Pierre Lafayeedney

Periodisation training! What is it? For non-athletes or athletes who haven’t done much research on different training styles, it is a method of training to try and improve your performance above and beyond what is possible with over simplified repetition.  

You can go to war with yourself, sure. You can do this in any session, on any day, anywhere. It’s simple, you increase the lactate in your blood, then increase it some more, then some more, then try to keep going… and you are at war. 

But are you winning? Is your strategy any good? What would Napoleon think? If he were to survey the battle landscape and analyse your strategy, I’m not sure he would think much of platoon after platoon or company after company charging in, straight into the enemy. You could see him with his hands clasped behind his back, a brooding frown growing, ‘imbeciles!’ He would secretly also be impressed, but to win a war you must not show just brawn, but equal amounts, and if not more, brains.

Periodisation was explained to me by a pro athlete/coach, so a reliable source, as the focus on 1 discipline at the expense of the others with specific periods of time and with specific amounts of intensity. And these levels of time and intensity are specific to the athlete and what they are trying to achieve.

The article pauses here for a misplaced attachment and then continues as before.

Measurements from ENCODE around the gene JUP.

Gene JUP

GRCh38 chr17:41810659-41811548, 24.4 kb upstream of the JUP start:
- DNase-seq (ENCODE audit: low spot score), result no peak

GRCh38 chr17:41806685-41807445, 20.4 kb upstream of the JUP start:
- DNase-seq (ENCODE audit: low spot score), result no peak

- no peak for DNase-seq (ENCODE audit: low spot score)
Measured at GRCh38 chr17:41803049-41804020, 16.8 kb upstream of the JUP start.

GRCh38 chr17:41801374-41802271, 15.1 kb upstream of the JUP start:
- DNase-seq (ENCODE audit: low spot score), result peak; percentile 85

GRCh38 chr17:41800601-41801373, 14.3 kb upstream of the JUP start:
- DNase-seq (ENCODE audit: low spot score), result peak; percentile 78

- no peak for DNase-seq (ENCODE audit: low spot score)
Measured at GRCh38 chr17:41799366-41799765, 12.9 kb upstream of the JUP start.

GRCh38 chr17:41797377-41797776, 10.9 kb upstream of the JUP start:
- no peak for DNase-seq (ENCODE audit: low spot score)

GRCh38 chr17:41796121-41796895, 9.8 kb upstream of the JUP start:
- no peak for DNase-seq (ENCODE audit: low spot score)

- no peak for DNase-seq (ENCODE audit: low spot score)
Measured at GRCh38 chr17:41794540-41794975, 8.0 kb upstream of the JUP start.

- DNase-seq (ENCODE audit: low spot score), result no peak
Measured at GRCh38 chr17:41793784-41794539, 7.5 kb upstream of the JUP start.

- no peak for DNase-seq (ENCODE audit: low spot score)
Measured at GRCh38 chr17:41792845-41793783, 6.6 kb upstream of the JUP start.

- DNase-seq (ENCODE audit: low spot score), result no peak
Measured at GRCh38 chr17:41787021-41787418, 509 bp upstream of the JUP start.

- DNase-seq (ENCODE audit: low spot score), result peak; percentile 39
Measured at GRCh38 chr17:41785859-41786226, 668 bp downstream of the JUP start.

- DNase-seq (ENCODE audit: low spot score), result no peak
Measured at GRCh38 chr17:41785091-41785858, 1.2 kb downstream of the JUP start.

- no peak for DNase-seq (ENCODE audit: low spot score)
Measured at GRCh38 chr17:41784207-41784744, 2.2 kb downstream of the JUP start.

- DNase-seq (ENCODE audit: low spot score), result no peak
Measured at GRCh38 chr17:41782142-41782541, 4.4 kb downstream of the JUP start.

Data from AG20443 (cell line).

I decided to periodise my training towards swimming at some point in 2018, and then thought about it again in 2019, and then finally actually followed through in 2020, towards the end of the year. It took a while to get there. It sounds easy to implement, just focus on 1 discipline! But, weirdly, you need discipline for this. How to calculate time periods and intensity? And even more difficult, is the conscientiousness to stick to this despite how you feel.

Swimming could be argued is the least important discipline in triathlon. Definitely, in terms of time spent in a race, and the only discipline where drafting counts and is legal, so you can rely on stronger swimmers during a race. So many triathletes would prefer to focus on the bike or the run. But, personally I believe periodising the swim could prove to be a keystone for my future improvement.

A keystone is the stone you’ll find in the middle of a traditional and simple stone bridge. It is called the keystone because it is shaped different to all the others and is the one that holds all the others in place. And swimming could do this for me. It is helping me improve the length and strength of my body which in turn then helps me improve my movement efficiency on the bike and in the run. But instead of having specific times and intensities I am part of a club that pushes my limits, and then makes me go further than where I thought the limits were.

It feels like I’m ‘Prince’ and it’s 1999. Or Bonnie Prince Charlie and it’s 1746 and the sea is to my back and the horde is to my front. If some rescue ships had been docked in the North Sea, north of Inverness, no doubt they would have done what the British did at La Corunna in 1808 escaping the forces of Napoleon. It’s the easy (more intelligent) option, you jump aboard, lick whatever wounds you might have, get home, take a break, set your feet on a rug, watch the fire flames dance around the fireplace, have some of your favourite homemade hot chocolate, and rethink your next move.